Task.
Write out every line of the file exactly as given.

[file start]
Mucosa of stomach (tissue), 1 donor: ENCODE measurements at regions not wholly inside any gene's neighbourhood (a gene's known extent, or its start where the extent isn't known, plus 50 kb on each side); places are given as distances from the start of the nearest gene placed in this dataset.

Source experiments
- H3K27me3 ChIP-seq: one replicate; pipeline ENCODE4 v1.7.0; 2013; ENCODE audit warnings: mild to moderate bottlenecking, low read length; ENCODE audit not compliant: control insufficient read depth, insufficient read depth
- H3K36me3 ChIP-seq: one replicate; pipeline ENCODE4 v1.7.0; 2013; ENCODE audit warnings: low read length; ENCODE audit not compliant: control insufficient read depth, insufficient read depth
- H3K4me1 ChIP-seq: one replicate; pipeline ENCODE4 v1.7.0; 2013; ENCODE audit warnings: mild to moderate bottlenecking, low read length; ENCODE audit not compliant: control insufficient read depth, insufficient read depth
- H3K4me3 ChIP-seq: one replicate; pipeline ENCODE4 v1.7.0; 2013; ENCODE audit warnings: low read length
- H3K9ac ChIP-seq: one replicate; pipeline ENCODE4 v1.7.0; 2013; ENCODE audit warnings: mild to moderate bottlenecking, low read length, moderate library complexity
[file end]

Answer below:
Mucosa of stomach (tissue), 1 donor: ENCODE measurements at regions not wholly inside any gene's neighbourhood (a gene's known extent, or its start where the extent isn't known, plus 50 kb on each side); places are given as distances from the start of the nearest gene placed in this dataset.

Source experiments
- H3K27me3 ChIP-seq: one replicate; pipeline ENCODE4 v1.7.0; 2013; ENCODE audit warnings: mild to moderate bottlenecking, low read length; ENCODE audit not compliant: control insufficient read depth, insufficient read depth
- H3K36me3 ChIP-seq: one replicate; pipeline ENCODE4 v1.7.0; 2013; ENCODE audit warnings: low read length; ENCODE audit not compliant: control insufficient read depth, insufficient read depth
- H3K4me1 ChIP-seq: one replicate; pipeline ENCODE4 v1.7.0; 2013; ENCODE audit warnings: mild to moderate bottlenecking, low read length; ENCODE audit not compliant: control insufficient read depth, insufficient read depth
- H3K4me3 ChIP-seq: one replicate; pipeline ENCODE4 v1.7.0; 2013; ENCODE audit warnings: low read length
- H3K9ac ChIP-seq: one replicate; pipeline ENCODE4 v1.7.0; 2013; ENCODE audit warnings: mild to moderate bottlenecking, low read length, moderate library complexity